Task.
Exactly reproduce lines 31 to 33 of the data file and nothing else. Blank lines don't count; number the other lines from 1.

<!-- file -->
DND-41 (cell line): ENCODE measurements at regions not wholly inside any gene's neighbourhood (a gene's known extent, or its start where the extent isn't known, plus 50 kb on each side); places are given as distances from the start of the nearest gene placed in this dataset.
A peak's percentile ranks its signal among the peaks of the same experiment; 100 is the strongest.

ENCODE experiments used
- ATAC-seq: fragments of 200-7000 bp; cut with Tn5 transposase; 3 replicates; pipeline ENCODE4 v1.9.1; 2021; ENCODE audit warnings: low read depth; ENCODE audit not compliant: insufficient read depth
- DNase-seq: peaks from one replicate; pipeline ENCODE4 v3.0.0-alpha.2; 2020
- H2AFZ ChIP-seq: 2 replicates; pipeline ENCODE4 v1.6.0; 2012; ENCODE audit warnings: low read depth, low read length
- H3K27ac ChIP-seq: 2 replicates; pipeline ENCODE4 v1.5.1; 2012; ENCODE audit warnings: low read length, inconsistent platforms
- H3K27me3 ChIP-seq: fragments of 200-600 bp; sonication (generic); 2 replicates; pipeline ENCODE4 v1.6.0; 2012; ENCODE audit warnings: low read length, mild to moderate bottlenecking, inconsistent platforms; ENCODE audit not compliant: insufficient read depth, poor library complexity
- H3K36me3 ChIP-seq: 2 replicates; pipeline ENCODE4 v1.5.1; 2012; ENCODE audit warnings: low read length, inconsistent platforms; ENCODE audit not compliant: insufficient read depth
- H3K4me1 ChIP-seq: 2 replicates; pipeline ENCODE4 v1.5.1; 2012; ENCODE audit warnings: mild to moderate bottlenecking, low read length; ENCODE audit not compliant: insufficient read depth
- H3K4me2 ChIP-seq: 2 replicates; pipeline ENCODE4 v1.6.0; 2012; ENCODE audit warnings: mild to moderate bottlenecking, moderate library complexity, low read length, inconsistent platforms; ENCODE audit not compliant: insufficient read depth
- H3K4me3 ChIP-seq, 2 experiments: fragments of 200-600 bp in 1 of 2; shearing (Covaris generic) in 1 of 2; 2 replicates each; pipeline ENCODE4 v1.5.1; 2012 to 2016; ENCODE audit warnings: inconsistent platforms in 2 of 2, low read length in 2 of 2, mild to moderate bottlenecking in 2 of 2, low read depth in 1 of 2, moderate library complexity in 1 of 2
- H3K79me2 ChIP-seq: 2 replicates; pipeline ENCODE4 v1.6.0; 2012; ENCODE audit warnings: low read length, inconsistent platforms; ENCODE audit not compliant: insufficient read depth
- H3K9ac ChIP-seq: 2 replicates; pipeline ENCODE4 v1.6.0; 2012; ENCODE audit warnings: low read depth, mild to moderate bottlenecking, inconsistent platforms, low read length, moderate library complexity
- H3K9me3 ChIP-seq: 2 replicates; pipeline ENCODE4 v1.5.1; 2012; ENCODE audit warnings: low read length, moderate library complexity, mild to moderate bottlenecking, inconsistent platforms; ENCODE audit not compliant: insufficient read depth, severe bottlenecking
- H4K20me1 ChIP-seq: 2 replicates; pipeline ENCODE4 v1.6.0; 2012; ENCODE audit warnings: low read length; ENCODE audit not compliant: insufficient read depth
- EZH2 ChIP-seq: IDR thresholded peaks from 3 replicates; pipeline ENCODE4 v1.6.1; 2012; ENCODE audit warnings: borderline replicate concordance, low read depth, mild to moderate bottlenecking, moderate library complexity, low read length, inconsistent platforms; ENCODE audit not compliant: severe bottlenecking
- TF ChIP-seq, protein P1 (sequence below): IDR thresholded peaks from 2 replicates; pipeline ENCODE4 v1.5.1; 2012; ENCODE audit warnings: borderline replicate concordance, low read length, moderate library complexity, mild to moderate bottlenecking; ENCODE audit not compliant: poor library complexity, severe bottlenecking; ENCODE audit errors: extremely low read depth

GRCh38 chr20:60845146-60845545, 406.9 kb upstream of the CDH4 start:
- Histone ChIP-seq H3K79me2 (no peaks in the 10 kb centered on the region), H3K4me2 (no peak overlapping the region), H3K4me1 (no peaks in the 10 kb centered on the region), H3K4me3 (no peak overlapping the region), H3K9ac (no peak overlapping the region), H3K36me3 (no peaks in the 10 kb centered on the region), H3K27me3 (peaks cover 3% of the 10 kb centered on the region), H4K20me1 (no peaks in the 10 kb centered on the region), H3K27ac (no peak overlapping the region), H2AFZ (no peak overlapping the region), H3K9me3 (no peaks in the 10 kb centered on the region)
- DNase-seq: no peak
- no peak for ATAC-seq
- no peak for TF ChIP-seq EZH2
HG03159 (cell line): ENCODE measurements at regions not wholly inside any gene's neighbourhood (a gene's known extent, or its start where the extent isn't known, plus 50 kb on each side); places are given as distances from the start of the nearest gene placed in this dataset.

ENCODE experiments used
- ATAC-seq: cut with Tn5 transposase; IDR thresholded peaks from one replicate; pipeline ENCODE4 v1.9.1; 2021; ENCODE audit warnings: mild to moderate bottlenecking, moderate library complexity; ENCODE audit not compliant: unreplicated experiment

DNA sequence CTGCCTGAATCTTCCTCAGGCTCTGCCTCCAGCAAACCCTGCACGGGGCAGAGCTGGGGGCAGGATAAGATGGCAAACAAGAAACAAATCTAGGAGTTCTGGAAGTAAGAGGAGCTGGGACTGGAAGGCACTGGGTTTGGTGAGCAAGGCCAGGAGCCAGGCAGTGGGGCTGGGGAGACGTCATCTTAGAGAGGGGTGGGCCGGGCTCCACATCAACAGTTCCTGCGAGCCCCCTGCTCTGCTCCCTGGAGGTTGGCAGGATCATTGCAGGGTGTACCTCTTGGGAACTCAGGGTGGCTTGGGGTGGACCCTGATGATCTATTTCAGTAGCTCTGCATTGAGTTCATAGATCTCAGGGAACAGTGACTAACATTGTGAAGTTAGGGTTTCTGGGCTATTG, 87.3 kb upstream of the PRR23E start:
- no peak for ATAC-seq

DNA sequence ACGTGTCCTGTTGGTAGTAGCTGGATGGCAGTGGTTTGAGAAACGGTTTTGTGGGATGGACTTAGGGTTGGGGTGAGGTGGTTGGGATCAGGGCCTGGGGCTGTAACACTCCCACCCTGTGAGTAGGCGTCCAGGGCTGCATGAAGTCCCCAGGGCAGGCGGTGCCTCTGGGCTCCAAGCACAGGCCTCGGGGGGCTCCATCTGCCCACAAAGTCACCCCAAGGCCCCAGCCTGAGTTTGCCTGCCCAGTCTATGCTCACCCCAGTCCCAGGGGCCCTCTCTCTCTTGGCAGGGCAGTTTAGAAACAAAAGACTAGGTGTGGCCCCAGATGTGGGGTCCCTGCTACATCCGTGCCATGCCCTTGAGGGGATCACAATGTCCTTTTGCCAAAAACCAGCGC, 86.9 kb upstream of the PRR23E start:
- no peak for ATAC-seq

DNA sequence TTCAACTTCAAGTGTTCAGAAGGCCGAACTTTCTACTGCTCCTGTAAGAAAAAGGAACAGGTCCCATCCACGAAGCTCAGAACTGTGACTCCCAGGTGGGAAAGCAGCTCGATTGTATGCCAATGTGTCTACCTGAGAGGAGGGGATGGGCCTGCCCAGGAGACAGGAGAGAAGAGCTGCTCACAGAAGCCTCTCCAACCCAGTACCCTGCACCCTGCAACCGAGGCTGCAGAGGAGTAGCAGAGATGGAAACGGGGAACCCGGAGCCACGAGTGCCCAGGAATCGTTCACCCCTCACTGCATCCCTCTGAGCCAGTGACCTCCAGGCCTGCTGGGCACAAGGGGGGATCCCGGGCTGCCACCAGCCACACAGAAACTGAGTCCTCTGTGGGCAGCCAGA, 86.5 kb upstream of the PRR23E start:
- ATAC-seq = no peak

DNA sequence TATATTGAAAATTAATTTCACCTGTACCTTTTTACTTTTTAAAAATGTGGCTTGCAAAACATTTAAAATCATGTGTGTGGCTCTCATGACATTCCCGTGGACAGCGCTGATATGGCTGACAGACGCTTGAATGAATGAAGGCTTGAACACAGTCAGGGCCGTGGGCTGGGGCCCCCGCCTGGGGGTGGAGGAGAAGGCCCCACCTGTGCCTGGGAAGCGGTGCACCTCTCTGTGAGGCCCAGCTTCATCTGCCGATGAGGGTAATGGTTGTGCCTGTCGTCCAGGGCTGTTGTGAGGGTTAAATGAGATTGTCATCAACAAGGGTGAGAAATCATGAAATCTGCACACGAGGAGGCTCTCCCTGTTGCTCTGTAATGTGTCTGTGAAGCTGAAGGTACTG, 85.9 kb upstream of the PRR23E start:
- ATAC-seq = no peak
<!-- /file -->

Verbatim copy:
DNA sequence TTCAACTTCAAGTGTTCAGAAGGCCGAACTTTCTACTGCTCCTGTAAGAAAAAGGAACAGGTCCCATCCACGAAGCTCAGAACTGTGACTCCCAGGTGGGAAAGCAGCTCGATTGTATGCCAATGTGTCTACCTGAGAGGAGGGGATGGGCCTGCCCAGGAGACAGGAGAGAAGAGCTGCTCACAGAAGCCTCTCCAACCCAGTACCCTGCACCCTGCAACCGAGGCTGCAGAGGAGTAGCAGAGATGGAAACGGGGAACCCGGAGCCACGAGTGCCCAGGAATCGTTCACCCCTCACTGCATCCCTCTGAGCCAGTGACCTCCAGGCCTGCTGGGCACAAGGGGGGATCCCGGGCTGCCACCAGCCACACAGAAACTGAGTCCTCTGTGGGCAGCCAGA, 86.5 kb upstream of the PRR23E start:
- ATAC-seq = no peak

DNA sequence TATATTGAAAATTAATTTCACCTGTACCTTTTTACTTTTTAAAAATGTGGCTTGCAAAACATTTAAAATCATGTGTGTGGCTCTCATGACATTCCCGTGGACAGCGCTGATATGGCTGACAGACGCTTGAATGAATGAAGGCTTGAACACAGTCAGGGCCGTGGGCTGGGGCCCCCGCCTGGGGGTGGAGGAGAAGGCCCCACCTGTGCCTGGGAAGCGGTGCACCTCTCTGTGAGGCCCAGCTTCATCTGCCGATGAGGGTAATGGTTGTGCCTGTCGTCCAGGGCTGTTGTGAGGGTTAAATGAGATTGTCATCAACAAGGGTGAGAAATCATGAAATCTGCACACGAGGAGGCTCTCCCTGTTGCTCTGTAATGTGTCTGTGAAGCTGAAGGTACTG, 85.9 kb upstream of the PRR23E start: